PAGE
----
We caught up with Finlay after what feels like a lifetime since our last interview, to chat all things surgery, bodies and writing his memoir ‘Top to Bottom’.
Hey Finlay, thanks for chatting with us again!
For the sake of our newer readers can you give us a short intro into who you are?
Hello, it is wonderful to connect with you again, and to be reminded of our earlier collaboration, how we have both grown since then!
Hello to new readers, my name is Finlay Games, I am a transgender gay man and a Youtuber, blogger, speaker, author, and life coach. Drawing from my lived experiences, I provide information and support on topics of gender, sexuality, addiction, and mental health. My first book, ‘Top to Bottom’ a Memoir and Personal Guide Through Phalloplasty’ has recently been published by Jessica Kingsley Publishers.
Since we last spoke in issue 1 (woah that was so long ago) what have you been up to?
A lot has happened! When we last spoke, I was in the early days of becoming self-employed. I was exploring ways to make the LGBTQ support and awareness work that I do, my full-time career, and support myself financially in the process. I have done a lot of experimenting and growing and I am pleased to say that it is all finally starting to come together!
That’s awesome, so glad to hear it’s coming together.
One of the most exciting developments is that I submitted a manuscript proposal to Jessica Kingsley Publishers for my phalloplasty memoir, and it was accepted! I have been busy writing and then marketing that, but I will tell you more about that in a moment.
The arrival of the Covid pandemic of course complicated things, but as with anything in life, there is always good with the bad. The increase of online working created new ideas and opportunities for me. For example, I have been able to do far more public speaking, to a wider range of companies and places, that I never would have reached in person.
Sharing my story and raising awareness at online speaking events is now becoming a central part of the work I do.
I also graduated from The Open University, achieving a first-class BA Hons degree majoring in psychology.
Congrats, you certainly have been busy!
Inspired by new ways of working online, I decided to use my degree to launch a new service, offering life coaching sessions for trans people. I take a hybrid approach to my sessions, mixing mentoring with life coaching. This means that I can use my own experiences to help others with coming out as transgender, negotiating the gender transition process, and making decisions around surgical options.
I still write blogs regularly for my website and create videos on my YouTube channel, and these remain my free resources for the community. It is important to me that people can access the information and support they need without money being a barrier. For this reason, I have developed a sliding scale approach to all my other services. I use donations and memberships, through my Ko-fi page, to help support this approach.
The icing on the cake in all these wonderful developments is that my gorgeous partner Chris proposed to me last Christmas. It was a beautiful proposal and of course, I said yes. We have just moved back to Devon and are currently looking at some rural locations for a wedding in a year or two.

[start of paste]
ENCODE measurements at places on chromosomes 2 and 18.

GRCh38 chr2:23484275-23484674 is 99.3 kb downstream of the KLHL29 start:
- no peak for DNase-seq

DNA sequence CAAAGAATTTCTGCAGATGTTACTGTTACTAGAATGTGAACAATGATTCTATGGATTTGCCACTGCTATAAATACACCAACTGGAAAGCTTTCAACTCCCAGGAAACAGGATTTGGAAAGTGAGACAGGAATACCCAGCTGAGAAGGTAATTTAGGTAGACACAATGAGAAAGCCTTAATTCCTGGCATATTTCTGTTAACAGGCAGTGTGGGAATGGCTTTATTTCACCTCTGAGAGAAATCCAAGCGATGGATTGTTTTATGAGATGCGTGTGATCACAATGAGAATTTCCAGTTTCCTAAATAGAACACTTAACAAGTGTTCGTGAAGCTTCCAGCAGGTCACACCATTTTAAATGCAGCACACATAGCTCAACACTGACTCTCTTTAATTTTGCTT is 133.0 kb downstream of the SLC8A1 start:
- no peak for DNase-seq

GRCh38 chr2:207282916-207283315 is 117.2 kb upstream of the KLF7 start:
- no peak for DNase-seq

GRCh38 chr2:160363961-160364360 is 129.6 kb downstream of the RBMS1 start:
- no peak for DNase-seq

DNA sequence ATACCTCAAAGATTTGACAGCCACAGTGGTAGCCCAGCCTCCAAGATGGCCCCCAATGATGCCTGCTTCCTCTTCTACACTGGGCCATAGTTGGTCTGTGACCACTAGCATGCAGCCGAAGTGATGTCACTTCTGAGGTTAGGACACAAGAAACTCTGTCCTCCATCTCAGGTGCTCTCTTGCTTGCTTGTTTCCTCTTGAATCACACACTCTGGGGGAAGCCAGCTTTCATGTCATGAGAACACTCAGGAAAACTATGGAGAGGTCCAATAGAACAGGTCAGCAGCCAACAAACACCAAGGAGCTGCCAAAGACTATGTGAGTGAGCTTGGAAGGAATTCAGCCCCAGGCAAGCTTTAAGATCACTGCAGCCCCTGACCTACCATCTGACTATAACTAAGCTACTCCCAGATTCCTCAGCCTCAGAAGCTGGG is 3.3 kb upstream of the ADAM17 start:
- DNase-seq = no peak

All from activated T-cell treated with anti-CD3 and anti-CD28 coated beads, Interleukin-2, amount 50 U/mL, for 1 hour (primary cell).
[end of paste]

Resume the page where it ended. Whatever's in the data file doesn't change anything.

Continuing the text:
Oh yes I did see that on your instagram. Congratulations, how exciting, there’s lots of good stuff happening then.
Our latest issue is about bodies. When you hear the word bodies what does that mean to you?
I have a lot to say about bodies. When I hear the word bodies now, I smile because the first thing that comes up is a deep sense of feeling at home. The joy and comfort of having a body that reflects the truth of who I am is a gift that I am grateful for every single day.
Bodies are the way we experience ourselves, the world, and others around us. In this way, they are a fundamental part of being in this world. If we are not at home in our bodies, we are then cut off from everything around us and have no safe inner world to retreat to.
I spent far too many years living in a body that as much as I tried to love, did not reflect the truth of who I am.
There was so much pain and darkness inside it, that it was never a safe retreat. I walked through the world feeling drowned by this heavy mirage that I could never shake off. My only option for years was to try to escape my body, by misusing alcohol and drugs.
Completing my gender transition, which for me meant both top and bottom surgery, has brought remarkable freedom to my body. A sense of lightness, space, and comfort that I once could not have imagined.
Simple everyday things that once caused distress, now give me so much body euphoria. The rush of joy seeing my naked body when I wake. The feel of my t-shirt on my flat chest. The feel of my partner’s hand on my chest. Being intimate with my partner. All these simple things now overwhelm me with so much joy I can barely breathe.
Talking of bodies, we heard you have a new book coming out called ‘’Top to Bottom a Memoir & Personal Guide Through Phalloplasty.’ Do you want to tell us more about that?
I would love to! ‘Top to Bottom’ is a profound and pioneering memoir. It is the first of its kind to dedicate an entire book to the surgical and emotional process of phalloplasty from a single trans masculine perspective.
My memoir has been an idea and a project in the making since 2015 when I first started my phalloplasty journey. I was shocked by the lack of information about lower surgery, which made it difficult to make decisions when I first began exploring options. There was also a great deal of negativity and misinformation surrounding the process at the time. Therefore, I decided to document my journey, so that I might support others having the same struggles.
My mission was to create the kind of content that I wished I’d had access to.